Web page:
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"dentition." World Encyclopedia. . Encyclopedia.com. 10 Dec. 2017 <http://www.encyclopedia.com>.

"dentition." World Encyclopedia. . Encyclopedia.com. (December 10, 2017). http://www.encyclopedia.com/environment/encyclopedias-almanacs-transcripts-and-maps/dentition

"dentition." World Encyclopedia. . Retrieved December 10, 2017 from Encyclopedia.com: http://www.encyclopedia.com/environment/encyclopedias-almanacs-transcripts-and-maps/dentition

dentition

dentition (den-tish-ŏn) n. the number, type, and arrangement of the teeth as a whole in the mouth. permanent d. the 32 teeth usually present by the age of 21, made up of incisors, canines, premolars, and molars. primary d. the teeth of young children, which are progressively lost in preparation for the eruption of the permanent teeth. It consists of 20 teeth, made up of incisors, canines, and molars only.

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"dentition." A Dictionary of Nursing. . Encyclopedia.com. 10 Dec. 2017 <http://www.encyclopedia.com>.

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"dentition." A Dictionary of Nursing. . Retrieved December 10, 2017 from Encyclopedia.com: http://www.encyclopedia.com/caregiving/dictionaries-thesauruses-pictures-and-press-releases/dentition

dentition

dentition In bivalve Mollusca, the articulating tooth-and-socket system in the shell hinge system. Various types may be recognized, e.g. desmodont, dysodont, heterodont, isodont, pachydont, schizodont, and taxodont.

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"dentition." A Dictionary of Earth Sciences. . Encyclopedia.com. 10 Dec. 2017 <http://www.encyclopedia.com>.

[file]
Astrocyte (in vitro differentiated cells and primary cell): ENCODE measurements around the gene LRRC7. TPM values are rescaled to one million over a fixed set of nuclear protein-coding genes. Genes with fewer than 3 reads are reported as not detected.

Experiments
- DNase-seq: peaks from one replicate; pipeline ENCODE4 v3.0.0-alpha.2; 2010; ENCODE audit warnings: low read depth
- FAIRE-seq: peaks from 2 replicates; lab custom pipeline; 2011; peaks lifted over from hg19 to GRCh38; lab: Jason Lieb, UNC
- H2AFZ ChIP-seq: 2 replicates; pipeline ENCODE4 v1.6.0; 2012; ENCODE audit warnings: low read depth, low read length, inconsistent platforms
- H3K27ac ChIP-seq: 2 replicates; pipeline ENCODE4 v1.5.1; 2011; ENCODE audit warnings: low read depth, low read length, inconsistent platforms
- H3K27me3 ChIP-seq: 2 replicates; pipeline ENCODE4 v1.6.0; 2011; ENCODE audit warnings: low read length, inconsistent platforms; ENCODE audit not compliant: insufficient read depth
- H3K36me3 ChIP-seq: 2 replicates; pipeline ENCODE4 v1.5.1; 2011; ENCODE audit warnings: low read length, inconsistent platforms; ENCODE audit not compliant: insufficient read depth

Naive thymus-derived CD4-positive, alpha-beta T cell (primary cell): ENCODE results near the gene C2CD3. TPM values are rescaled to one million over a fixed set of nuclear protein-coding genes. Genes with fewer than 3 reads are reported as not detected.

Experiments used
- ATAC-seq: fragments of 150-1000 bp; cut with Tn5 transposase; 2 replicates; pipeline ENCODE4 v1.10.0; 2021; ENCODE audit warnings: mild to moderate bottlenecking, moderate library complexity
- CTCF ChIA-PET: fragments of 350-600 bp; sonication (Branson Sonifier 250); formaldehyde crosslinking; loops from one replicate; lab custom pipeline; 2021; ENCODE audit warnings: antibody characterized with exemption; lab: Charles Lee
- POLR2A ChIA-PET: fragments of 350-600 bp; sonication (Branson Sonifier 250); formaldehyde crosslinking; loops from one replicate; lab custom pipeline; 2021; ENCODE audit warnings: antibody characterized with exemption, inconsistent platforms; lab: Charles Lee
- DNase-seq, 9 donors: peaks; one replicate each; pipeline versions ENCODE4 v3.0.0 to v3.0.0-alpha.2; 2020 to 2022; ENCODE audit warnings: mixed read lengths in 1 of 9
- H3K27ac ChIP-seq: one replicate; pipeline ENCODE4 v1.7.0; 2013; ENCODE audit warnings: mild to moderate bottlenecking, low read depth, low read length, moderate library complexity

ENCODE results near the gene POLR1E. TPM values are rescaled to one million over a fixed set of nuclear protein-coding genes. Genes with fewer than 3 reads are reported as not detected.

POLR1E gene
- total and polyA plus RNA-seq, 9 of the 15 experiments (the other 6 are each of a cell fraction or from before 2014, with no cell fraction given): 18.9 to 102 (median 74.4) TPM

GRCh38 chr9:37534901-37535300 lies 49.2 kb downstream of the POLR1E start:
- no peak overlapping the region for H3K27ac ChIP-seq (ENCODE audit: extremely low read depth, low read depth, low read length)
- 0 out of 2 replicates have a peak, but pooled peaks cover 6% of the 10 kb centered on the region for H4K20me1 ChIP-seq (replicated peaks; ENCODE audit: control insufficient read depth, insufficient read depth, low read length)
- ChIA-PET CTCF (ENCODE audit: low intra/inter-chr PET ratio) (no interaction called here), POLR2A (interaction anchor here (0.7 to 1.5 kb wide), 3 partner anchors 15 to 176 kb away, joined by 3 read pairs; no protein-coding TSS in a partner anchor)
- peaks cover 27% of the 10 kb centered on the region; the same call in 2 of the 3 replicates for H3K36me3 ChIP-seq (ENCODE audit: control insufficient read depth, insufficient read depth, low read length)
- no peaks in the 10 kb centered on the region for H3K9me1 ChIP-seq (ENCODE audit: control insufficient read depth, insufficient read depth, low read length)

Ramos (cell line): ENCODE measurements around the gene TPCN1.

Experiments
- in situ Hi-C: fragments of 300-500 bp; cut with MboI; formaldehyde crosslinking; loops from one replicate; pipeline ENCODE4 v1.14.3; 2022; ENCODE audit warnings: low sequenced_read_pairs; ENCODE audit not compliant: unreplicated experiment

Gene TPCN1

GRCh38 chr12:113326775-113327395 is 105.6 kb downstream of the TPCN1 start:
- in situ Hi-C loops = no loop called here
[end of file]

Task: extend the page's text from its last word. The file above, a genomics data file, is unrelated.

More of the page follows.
"dentition." A Dictionary of Earth Sciences. . Encyclopedia.com. (December 10, 2017). http://www.encyclopedia.com/science/dictionaries-thesauruses-pictures-and-press-releases/dentition

"dentition." A Dictionary of Earth Sciences. . Retrieved December 10, 2017 from Encyclopedia.com: http://www.encyclopedia.com/science/dictionaries-thesauruses-pictures-and-press-releases/dentition

dentition

dentition The type, number, and arrangement of teeth in a species. This can be represented concisely by a dental formula. See also permanent teeth; diphyodont; monophyodont; polyphyodont; heterodont; homodont.

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"dentition." A Dictionary of Biology. . Encyclopedia.com. 10 Dec. 2017 <http://www.encyclopedia.com>.

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"dentition." A Dictionary of Biology. . Retrieved December 10, 2017 from Encyclopedia.com: http://www.encyclopedia.com/science/dictionaries-thesauruses-pictures-and-press-releases/dentition-0

dentition

den·ti·tion / denˈtishən/ • n. the arrangement or condition of the teeth in a particular species or individual.

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"dentition." The Oxford Pocket Dictionary of Current English. . Encyclopedia.com. 10 Dec. 2017 <http://www.encyclopedia.com>.

"dentition." The Oxford Pocket Dictionary of Current English. . Encyclopedia.com. (December 10, 2017). http://www.encyclopedia.com/humanities/dictionaries-thesauruses-pictures-and-press-releases/dentition

"dentition." The Oxford Pocket Dictionary of Current English. . Retrieved December 10, 2017 from Encyclopedia.com: http://www.encyclopedia.com/humanities/dictionaries-thesauruses-pictures-and-press-releases/dentition